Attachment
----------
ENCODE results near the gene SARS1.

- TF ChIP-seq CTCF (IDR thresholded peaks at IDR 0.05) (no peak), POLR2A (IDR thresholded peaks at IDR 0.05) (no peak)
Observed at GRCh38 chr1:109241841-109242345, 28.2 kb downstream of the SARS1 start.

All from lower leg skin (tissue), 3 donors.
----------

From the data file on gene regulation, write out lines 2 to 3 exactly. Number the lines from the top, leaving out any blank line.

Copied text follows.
- TF ChIP-seq CTCF (IDR thresholded peaks at IDR 0.05) (no peak), POLR2A (IDR thresholded peaks at IDR 0.05) (no peak)
Observed at GRCh38 chr1:109241841-109242345, 28.2 kb downstream of the SARS1 start.